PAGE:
The spray or output end doesn’t feature strain relief, but it does have a hex grip so you can get a wrench on it if needed.

    At $75 for the 100-foot model, this isn’t an inexpensive heavy-duty garden hose. However, Element also provides a lifetime warranty with the ContractorFarm hose—which we like.

    Buy at Home Depot

    Garden Hose Maintence & Care

    Garden hose maintenance doesn’t involve a lot of steps. You basically want to take care of this “tool” and it will work for many years.

    Guide to Choosing the Best Garden Hose for Your Home

    Find a place in the shade to store your garden hose when not in use. Does that mean you absolutely can’t store it in sunlight? No. However, any hose will eventually decay if left too long in direct sunlight. Outer material can dry rot, rubber can dry out and crack, and vinyl can get stiff.

    Remove any kinks before storing—and don’t wrap a garden hose in a way that kinks it. Even the best garden hose will retain a permanent kink if stored for long (especially out in the sun) with a kink. Keep your hoses kink-free and smooth, and they’ll give you hassle-free use for years.

    If you do develop a leak, try and get it repaired quickly. A small hole can typically get patched with a tube or hose patch repair kit. Wait too long, though, and that small pin leak can break open into a full-on tear. At that point, you’d need to cut the hose at either side of the leak and rejoin it with new fittings.

    Do you live in a freezing climate? If so, be sure to take your hoses indoors when the temperature drops below freezing. Excess water stored in a closed hose could expand and freeze, causing a rupture. You may think the hose is empty, but freezing occurs progressively, and a pinched-off area of a garden hose can quickly create a problem spot. If you use a hose reel, you may even need to fit the entire unit off the wall and bring it inside.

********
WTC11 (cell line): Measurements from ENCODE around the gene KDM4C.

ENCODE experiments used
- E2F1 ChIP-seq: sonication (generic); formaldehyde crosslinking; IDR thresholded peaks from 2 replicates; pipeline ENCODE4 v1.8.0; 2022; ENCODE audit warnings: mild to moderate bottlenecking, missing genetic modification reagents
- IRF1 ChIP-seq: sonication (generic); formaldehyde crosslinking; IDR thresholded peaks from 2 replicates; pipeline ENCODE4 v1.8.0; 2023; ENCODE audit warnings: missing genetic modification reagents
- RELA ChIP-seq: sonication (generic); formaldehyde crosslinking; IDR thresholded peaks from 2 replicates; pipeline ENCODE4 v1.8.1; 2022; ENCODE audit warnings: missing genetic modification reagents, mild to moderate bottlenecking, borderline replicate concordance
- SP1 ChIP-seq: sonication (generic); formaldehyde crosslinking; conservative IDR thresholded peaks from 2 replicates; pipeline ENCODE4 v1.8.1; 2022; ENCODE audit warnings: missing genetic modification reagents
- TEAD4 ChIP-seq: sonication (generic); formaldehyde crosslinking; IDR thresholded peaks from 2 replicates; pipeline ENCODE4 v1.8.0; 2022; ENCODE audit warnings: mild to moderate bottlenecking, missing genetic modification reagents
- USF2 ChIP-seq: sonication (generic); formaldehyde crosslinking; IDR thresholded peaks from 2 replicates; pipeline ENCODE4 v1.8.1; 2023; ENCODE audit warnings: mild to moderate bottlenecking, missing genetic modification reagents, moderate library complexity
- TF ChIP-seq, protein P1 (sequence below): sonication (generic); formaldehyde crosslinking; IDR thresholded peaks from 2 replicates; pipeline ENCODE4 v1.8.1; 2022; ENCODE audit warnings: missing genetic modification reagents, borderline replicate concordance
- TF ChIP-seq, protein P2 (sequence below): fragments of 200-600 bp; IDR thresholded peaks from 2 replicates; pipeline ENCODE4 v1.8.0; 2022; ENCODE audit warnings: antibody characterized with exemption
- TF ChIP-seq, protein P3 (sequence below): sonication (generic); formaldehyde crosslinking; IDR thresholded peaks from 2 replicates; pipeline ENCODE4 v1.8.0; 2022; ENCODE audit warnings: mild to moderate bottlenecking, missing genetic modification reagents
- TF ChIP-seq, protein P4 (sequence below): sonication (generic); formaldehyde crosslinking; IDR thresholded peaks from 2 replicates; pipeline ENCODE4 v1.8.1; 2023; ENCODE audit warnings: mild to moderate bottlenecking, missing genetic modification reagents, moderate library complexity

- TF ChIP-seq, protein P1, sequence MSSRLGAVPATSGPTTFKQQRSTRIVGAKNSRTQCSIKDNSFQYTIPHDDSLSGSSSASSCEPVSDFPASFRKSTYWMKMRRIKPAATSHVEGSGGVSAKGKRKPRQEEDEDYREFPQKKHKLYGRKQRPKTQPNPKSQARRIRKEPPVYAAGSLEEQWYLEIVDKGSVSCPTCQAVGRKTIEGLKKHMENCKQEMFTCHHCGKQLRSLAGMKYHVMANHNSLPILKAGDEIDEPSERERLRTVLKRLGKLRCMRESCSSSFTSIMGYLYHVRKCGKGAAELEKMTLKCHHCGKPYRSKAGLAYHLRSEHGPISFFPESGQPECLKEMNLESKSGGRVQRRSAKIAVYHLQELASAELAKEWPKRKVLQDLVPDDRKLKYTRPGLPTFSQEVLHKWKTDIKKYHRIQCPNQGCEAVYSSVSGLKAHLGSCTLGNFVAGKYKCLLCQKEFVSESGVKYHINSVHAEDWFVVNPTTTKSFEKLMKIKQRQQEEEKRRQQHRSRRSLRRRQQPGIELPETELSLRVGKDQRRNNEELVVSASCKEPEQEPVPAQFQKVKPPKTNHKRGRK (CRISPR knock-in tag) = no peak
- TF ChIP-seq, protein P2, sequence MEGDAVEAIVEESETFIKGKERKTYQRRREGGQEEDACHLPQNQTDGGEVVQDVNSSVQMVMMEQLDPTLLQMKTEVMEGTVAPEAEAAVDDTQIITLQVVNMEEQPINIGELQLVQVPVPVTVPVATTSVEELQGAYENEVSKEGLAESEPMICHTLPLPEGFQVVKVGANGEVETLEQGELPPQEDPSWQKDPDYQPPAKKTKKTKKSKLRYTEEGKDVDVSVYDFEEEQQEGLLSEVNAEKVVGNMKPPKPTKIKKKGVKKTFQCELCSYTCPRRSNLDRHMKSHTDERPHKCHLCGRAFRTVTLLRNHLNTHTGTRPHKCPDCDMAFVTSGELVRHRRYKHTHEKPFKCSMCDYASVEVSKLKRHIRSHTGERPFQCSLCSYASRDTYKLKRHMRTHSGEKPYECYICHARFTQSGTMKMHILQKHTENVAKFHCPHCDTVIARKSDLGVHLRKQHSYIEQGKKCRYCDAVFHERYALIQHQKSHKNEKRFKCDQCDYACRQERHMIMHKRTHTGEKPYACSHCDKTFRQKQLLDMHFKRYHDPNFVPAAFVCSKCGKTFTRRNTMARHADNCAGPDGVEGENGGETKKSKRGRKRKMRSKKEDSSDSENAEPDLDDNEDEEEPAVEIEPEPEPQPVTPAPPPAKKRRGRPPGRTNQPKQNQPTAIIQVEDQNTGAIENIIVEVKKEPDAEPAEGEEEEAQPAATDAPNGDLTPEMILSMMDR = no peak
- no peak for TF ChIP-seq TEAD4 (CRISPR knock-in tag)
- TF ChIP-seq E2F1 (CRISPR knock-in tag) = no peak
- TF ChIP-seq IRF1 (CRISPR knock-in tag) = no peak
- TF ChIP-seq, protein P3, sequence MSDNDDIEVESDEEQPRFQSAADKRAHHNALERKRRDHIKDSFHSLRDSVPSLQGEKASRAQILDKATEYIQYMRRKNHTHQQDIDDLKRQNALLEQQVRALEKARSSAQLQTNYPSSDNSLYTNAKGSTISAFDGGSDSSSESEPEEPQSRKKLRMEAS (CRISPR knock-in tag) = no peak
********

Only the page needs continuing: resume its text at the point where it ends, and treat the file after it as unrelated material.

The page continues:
Change out the washers that provide a seal between the hose and spigot and the hose and spray nozzles. These deteriorate over time. That leads to overtightening of the hose which can damage the threads over time. Your hose should attach easily and quickly to spigots and spray nozzles. If you have to crank down on the connection, you likely need a new washer.

    How We Make Our Choices

    When we judged the best garden hoses we looked at a variety of metrics to help us decide on our top choices. Our final decisions are somewhat subjective, of course, but also the result of careful consideration of a variety of factors. Over the years, we’ve honed these into what we feel helps us deliver reliable choices when recommending tools or other products.

    We’ve also all used garden hoses for decades, so we had a lot of personal experience to pull from when picking out the best garden hose choices. In the end, we feel you can really rely on and trust the picks found in this list.

    No matter if you pick up a rubber hose, or one made out of a polyvinyl material, how a garden is made determines its useful life. Nothing hurts worse than getting a hose and finding it only lasts a single season. A garden hose should last for many years—particularly if you take care of it. Our recommendations look at the build quality of each hose to determine whether it should reasonably hold up over time. Having used hoses from a dozen or more brands over the years, our team recognizes good build quality vs cost-cutting measures designed to make a quick buck.

    You don’t often think of options when looking at the best garden hoses. When we say “options” we mean—can you get this hose in various lengths. Most of our picks come in 25-, 50-, 75-, and 100-foot hose lengths. Why is that important? Not everyone has the same needs. It does no good to supply the best garden hose choice that only comes in a 100-foot size if you only need 50 feet. (Of course, you can always buy two…but we digress).

    We also like when hoses include helpful options like included shut-off valves and spray nozzles.

    Value matters. How much you need to invest in a good garden hose matters. We don’t mind spending more, but it has to deliver. For that reason, we look for products that offer exceptional build quality or features.